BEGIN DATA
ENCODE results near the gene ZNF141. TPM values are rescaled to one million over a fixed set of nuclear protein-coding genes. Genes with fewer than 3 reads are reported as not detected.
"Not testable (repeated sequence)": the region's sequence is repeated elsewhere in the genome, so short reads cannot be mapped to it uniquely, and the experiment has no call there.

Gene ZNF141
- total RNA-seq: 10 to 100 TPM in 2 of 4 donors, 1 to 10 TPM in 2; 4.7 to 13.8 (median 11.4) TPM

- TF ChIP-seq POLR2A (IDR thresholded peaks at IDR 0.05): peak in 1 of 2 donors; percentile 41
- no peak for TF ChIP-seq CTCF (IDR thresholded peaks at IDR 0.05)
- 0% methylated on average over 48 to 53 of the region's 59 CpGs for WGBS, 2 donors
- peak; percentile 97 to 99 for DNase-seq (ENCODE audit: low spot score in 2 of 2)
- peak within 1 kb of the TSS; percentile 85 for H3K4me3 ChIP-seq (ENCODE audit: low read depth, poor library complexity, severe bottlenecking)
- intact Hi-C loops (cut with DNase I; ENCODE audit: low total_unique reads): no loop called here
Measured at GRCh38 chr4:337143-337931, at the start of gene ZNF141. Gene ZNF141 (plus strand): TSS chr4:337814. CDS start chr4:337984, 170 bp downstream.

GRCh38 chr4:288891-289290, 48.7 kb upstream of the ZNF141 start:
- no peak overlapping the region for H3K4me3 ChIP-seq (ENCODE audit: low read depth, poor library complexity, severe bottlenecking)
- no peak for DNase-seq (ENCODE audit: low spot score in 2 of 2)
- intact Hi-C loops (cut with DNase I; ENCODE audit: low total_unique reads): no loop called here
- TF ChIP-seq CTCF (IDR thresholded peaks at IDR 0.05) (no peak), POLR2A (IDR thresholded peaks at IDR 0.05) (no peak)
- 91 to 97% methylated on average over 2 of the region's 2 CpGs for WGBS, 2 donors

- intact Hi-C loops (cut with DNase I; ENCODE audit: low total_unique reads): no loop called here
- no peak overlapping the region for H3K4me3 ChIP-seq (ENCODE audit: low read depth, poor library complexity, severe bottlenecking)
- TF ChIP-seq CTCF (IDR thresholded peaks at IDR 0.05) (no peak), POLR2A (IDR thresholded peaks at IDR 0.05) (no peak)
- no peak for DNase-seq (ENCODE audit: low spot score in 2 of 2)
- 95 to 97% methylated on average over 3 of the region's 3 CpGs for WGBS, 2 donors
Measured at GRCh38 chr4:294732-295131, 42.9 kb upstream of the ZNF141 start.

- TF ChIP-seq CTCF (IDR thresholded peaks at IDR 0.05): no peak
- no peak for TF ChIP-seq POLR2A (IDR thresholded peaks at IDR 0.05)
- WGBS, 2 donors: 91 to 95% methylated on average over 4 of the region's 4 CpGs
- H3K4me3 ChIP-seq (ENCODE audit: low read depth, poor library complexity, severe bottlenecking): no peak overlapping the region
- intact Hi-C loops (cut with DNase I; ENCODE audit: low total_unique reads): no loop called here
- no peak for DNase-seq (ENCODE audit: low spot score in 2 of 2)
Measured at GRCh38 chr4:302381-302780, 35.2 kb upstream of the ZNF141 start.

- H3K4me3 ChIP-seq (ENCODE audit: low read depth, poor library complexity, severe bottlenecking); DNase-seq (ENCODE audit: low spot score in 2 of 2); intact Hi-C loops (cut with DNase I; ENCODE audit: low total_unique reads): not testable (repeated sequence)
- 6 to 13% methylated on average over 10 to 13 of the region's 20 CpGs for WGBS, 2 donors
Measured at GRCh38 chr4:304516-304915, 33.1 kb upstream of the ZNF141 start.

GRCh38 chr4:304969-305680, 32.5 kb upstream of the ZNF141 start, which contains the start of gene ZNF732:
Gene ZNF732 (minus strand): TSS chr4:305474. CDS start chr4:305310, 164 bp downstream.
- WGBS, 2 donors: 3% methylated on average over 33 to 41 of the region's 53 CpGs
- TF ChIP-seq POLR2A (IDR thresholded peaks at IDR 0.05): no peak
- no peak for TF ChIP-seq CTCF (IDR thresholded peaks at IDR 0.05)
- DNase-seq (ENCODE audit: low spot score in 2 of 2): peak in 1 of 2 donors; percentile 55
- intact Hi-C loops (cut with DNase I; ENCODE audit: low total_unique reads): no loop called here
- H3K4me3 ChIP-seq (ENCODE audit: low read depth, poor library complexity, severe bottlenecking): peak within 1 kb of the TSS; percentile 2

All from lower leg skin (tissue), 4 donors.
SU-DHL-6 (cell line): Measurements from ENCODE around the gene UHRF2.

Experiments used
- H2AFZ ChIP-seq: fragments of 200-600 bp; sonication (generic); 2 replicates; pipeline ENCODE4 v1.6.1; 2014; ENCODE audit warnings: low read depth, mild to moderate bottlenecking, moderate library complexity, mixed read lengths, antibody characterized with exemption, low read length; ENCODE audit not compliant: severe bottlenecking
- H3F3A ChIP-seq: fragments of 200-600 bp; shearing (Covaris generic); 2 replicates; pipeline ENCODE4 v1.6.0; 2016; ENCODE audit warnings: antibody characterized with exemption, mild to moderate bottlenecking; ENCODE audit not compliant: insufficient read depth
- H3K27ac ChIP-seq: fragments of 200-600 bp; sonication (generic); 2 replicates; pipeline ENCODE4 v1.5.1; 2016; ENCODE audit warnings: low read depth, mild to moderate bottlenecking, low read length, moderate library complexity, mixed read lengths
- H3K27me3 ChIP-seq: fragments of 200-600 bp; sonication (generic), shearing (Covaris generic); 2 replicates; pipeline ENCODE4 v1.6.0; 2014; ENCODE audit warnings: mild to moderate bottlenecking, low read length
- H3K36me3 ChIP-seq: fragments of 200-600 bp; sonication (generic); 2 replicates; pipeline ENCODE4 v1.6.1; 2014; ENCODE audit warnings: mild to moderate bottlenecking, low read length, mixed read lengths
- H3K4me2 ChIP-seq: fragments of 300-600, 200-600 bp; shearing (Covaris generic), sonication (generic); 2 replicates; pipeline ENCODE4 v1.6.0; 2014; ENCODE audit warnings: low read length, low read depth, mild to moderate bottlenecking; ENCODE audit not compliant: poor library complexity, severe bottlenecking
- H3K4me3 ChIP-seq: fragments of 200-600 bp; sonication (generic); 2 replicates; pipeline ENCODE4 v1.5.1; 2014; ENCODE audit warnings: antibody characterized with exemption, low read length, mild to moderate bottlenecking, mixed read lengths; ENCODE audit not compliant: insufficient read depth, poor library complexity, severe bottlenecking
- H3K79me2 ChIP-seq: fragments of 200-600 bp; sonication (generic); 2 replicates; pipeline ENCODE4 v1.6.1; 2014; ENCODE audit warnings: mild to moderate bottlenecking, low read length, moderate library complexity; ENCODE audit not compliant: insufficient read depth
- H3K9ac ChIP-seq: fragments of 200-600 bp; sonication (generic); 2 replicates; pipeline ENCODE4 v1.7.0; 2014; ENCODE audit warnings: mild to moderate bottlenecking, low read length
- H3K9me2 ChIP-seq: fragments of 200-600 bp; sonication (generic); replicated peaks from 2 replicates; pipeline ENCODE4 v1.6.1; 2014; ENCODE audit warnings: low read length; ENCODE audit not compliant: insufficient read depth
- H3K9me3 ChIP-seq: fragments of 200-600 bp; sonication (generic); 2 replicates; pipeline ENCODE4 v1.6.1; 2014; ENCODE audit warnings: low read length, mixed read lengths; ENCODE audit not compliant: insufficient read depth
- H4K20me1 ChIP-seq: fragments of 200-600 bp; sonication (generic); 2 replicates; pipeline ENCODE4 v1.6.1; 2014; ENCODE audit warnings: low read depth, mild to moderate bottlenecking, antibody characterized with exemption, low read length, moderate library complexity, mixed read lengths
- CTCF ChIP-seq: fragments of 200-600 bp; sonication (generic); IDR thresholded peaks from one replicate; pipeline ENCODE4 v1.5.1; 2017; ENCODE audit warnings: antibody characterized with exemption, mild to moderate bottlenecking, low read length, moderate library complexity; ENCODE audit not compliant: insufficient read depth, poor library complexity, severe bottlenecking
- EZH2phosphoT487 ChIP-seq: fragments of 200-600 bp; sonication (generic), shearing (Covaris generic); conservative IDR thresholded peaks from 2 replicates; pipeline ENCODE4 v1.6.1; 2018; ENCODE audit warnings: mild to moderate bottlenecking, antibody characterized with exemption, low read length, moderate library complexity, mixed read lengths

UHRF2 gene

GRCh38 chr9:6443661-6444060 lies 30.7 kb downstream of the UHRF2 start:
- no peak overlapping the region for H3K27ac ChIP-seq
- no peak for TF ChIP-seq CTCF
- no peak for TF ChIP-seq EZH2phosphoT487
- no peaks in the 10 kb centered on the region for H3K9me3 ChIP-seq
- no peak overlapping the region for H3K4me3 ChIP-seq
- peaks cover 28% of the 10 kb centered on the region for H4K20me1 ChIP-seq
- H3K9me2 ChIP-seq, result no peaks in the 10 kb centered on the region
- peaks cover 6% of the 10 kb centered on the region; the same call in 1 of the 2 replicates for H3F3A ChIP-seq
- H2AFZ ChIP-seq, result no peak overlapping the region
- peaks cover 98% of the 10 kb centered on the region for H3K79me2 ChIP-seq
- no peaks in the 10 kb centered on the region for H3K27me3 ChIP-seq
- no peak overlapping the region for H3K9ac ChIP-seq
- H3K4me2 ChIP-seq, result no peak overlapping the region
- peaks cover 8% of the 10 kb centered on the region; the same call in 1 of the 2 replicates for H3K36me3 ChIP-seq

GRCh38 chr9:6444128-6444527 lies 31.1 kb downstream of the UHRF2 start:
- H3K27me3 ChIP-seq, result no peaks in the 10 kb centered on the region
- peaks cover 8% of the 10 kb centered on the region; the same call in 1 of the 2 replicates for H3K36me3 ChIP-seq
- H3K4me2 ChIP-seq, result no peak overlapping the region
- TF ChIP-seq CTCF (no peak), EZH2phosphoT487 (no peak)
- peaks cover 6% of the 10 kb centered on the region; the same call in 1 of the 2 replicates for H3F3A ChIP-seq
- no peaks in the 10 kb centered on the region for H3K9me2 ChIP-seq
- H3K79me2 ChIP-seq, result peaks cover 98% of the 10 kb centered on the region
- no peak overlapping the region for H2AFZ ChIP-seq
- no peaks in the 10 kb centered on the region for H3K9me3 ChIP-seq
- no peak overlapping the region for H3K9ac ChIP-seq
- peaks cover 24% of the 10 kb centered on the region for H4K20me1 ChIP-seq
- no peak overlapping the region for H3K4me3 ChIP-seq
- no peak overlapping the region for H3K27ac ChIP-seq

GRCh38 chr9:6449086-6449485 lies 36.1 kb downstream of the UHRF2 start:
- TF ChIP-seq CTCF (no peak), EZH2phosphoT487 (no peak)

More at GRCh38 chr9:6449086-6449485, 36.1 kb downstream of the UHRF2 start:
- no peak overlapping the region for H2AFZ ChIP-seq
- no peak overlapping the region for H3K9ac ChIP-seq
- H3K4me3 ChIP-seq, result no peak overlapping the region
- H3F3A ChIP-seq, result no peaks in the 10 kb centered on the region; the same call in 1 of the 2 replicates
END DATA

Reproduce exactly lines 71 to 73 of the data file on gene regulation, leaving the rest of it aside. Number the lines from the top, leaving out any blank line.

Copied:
- no peaks in the 10 kb centered on the region for H3K27me3 ChIP-seq
- no peak overlapping the region for H3K9ac ChIP-seq
- H3K4me2 ChIP-seq, result no peak overlapping the region